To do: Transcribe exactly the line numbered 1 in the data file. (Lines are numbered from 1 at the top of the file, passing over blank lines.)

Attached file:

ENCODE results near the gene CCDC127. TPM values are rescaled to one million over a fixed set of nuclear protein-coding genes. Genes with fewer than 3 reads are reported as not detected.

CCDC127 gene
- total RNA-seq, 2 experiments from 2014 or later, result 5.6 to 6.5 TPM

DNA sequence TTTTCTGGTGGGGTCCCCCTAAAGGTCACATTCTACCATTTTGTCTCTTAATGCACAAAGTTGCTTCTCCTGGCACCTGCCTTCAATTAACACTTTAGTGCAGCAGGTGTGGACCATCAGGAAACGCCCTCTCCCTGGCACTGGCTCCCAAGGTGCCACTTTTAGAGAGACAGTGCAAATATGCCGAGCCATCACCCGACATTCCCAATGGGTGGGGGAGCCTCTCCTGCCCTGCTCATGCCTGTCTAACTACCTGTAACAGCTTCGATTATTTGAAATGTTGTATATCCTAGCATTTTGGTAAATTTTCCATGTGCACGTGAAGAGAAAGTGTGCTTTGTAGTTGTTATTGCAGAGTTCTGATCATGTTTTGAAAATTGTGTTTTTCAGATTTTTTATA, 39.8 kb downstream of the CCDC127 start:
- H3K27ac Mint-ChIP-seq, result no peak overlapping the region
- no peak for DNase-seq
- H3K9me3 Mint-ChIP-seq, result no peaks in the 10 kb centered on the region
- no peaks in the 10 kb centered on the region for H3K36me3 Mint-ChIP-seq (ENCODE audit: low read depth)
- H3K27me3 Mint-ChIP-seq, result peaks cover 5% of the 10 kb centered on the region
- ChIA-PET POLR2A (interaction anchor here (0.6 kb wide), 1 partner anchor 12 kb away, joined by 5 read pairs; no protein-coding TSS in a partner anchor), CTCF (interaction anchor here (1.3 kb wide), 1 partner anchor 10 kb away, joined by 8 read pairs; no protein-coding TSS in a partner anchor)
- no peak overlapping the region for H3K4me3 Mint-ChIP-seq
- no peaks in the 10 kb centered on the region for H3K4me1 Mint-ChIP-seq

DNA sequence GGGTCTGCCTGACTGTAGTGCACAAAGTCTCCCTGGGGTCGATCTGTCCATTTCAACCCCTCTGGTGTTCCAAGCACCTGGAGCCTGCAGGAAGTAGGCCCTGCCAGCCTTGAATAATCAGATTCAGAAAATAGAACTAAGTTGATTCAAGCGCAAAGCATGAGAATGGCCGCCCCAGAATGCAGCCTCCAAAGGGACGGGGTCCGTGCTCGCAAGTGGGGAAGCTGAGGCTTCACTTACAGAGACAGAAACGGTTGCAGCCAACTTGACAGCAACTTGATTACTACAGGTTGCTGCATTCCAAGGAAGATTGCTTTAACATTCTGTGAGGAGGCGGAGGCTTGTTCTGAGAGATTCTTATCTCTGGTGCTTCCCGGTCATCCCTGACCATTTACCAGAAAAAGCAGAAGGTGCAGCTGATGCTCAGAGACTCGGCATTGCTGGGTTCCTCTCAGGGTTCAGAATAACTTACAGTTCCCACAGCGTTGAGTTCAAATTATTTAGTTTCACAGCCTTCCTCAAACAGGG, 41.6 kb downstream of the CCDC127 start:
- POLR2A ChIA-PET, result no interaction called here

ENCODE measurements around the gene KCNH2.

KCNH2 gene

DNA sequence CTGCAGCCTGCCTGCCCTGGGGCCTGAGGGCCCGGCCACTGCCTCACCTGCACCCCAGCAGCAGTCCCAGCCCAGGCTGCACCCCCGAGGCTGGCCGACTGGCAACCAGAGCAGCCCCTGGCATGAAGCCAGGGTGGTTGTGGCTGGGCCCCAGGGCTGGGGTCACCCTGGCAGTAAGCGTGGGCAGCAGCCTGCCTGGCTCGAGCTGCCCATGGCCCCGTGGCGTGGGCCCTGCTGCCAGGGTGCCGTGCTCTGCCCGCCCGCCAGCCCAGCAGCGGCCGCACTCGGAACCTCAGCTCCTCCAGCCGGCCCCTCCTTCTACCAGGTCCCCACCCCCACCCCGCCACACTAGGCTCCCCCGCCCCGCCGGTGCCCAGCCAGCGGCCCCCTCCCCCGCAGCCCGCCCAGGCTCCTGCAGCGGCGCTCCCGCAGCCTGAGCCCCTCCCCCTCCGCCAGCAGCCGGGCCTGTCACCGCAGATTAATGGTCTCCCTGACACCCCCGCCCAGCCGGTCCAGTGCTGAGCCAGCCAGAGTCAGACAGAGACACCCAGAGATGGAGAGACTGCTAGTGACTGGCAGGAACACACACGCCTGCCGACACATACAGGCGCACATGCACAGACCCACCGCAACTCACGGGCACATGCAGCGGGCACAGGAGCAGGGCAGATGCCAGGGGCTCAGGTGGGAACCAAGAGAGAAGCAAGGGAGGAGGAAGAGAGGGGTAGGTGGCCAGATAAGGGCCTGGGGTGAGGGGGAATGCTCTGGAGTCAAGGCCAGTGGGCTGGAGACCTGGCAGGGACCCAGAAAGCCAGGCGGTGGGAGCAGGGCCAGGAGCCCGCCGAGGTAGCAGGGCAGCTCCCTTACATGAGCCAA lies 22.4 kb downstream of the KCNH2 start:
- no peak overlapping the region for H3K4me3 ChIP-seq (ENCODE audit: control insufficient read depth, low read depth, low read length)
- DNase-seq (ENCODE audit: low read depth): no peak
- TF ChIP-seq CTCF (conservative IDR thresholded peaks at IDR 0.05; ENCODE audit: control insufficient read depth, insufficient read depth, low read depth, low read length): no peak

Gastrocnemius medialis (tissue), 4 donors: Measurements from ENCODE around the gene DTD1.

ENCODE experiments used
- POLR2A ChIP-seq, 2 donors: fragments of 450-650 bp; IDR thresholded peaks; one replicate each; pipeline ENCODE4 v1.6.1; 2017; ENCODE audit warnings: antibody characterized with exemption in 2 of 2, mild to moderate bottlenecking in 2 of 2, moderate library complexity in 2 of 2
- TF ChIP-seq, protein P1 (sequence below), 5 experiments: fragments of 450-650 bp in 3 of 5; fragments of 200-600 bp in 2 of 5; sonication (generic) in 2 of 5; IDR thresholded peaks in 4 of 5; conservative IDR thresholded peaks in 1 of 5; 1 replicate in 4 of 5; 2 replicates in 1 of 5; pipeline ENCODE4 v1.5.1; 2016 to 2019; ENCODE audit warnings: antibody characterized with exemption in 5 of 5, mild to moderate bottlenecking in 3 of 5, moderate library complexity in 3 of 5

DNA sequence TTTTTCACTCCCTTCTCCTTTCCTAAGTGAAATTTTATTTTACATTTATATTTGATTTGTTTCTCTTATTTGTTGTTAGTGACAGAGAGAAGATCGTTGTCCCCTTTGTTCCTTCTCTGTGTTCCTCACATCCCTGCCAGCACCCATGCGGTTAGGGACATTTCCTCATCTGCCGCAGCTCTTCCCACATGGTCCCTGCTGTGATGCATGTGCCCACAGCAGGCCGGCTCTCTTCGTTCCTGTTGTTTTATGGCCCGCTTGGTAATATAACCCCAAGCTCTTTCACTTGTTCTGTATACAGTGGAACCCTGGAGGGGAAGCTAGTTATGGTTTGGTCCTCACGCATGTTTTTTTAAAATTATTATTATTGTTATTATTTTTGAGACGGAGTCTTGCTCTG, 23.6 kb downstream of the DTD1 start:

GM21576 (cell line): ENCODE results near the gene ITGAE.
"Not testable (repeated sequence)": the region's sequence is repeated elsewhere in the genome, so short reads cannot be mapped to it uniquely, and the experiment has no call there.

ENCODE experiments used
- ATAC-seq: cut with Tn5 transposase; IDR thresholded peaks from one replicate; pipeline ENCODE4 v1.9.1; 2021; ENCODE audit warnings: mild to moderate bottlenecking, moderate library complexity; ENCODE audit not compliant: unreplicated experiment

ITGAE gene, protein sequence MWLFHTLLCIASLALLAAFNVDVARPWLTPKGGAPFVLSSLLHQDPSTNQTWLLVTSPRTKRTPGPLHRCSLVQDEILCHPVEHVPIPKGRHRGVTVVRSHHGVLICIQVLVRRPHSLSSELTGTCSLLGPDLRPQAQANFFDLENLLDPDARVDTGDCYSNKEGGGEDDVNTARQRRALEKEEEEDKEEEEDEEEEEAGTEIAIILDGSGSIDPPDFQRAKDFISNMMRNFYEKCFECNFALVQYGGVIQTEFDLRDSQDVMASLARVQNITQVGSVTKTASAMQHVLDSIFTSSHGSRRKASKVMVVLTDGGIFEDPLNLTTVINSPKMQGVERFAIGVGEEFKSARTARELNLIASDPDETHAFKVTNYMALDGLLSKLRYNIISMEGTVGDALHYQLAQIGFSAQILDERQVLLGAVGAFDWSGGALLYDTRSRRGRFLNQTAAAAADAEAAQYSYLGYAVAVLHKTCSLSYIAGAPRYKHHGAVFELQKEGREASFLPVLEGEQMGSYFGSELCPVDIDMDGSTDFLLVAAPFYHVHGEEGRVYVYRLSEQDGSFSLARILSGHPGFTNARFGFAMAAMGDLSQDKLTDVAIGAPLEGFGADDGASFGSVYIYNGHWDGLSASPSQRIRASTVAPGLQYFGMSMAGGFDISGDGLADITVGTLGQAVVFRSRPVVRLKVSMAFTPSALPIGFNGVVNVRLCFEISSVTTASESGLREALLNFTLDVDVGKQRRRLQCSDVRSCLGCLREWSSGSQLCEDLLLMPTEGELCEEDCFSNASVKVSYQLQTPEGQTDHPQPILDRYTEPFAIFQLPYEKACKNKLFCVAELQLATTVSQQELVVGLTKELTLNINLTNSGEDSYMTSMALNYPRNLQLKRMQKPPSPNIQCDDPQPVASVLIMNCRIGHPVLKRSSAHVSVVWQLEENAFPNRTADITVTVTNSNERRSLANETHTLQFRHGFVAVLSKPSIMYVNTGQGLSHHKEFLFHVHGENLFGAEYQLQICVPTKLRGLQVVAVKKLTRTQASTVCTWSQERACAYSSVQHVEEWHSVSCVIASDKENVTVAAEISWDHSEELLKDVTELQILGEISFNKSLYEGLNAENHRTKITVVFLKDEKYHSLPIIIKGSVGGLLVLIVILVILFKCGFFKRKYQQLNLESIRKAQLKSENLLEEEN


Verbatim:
ENCODE results near the gene CCDC127. TPM values are rescaled to one million over a fixed set of nuclear protein-coding genes. Genes with fewer than 3 reads are reported as not detected.